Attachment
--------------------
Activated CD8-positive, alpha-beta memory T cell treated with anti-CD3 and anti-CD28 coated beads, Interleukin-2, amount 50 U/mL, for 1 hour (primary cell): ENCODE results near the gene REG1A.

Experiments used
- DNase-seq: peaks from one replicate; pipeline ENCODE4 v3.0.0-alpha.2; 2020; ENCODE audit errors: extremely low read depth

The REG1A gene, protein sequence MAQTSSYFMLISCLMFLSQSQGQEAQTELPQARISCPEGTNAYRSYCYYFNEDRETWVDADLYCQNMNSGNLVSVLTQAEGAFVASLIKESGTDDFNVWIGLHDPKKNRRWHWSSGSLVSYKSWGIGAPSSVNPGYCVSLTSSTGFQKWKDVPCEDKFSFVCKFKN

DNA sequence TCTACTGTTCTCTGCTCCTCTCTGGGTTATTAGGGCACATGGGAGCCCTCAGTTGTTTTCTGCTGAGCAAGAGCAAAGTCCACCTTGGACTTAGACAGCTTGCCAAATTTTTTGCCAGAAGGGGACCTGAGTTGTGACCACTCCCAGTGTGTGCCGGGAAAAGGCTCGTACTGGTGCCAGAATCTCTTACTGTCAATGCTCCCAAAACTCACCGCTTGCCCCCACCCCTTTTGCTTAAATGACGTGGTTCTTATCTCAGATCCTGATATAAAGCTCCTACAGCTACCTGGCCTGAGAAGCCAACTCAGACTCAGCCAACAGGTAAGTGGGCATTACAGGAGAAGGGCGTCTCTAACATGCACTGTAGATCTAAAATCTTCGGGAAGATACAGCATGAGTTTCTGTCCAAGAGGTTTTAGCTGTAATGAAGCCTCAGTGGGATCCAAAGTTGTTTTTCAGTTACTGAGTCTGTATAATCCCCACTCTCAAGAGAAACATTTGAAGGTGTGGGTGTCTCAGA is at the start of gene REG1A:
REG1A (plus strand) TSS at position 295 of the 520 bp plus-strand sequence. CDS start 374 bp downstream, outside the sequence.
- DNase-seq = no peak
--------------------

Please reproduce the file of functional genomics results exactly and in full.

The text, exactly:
Activated CD8-positive, alpha-beta memory T cell treated with anti-CD3 and anti-CD28 coated beads, Interleukin-2, amount 50 U/mL, for 1 hour (primary cell): ENCODE results near the gene REG1A.

Experiments used
- DNase-seq: peaks from one replicate; pipeline ENCODE4 v3.0.0-alpha.2; 2020; ENCODE audit errors: extremely low read depth

The REG1A gene, protein sequence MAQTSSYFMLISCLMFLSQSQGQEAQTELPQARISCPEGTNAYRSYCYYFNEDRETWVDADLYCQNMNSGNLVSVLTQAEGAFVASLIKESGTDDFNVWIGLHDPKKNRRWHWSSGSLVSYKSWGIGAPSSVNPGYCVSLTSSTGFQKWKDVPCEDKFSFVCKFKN

DNA sequence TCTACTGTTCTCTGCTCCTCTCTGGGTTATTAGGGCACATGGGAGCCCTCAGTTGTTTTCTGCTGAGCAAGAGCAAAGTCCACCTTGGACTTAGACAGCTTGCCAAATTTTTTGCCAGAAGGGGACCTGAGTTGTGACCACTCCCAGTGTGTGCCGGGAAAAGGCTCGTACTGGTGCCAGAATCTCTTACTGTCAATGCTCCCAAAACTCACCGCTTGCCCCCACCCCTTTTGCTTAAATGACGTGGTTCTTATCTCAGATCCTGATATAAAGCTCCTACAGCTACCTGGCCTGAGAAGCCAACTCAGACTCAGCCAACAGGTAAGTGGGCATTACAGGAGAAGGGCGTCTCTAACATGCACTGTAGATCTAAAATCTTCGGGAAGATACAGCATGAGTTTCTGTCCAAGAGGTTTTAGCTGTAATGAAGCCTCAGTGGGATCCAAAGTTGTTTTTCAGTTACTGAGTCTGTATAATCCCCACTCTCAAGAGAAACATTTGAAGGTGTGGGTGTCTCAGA is at the start of gene REG1A:
REG1A (plus strand) TSS at position 295 of the 520 bp plus-strand sequence. CDS start 374 bp downstream, outside the sequence.
- DNase-seq = no peak